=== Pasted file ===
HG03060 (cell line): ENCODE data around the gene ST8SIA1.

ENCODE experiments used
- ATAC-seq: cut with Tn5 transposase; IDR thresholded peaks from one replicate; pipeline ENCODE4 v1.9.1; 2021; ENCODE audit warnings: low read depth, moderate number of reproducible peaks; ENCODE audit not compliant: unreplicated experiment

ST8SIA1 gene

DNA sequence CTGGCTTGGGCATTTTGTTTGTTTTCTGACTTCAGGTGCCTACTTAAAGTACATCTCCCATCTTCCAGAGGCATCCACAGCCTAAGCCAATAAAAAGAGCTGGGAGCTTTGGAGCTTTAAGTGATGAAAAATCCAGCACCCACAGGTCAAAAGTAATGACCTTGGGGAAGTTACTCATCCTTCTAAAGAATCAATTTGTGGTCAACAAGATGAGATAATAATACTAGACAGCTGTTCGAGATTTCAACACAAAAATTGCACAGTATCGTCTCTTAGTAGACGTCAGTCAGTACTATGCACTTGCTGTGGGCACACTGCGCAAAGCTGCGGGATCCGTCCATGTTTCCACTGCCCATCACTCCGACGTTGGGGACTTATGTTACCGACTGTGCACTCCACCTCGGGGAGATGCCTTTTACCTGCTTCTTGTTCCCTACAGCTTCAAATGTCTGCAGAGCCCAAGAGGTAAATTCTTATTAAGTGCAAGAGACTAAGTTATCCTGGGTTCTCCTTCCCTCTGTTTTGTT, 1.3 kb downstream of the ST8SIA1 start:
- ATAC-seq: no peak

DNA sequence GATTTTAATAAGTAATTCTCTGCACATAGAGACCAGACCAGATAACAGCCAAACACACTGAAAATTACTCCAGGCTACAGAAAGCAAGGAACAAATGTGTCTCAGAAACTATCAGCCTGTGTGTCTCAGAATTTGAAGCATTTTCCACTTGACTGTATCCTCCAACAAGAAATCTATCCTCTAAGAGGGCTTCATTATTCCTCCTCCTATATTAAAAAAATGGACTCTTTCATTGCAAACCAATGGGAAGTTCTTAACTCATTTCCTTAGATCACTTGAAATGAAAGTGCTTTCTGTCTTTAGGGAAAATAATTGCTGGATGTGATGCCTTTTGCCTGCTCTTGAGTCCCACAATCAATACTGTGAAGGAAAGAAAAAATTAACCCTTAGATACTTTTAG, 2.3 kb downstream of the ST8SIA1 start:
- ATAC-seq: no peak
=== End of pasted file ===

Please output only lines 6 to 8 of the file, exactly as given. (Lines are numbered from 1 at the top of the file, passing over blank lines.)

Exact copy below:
- ATAC-seq: no peak

DNA sequence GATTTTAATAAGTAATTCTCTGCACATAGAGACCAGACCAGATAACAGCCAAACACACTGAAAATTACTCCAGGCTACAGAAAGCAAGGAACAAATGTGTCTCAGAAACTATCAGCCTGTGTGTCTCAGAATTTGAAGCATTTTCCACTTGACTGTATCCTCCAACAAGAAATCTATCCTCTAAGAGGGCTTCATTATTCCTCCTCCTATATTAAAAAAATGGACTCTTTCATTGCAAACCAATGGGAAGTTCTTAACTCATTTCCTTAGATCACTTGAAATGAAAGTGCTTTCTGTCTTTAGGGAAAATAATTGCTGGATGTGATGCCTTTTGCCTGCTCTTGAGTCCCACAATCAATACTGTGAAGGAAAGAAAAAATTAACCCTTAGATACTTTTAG, 2.3 kb downstream of the ST8SIA1 start:
- ATAC-seq: no peak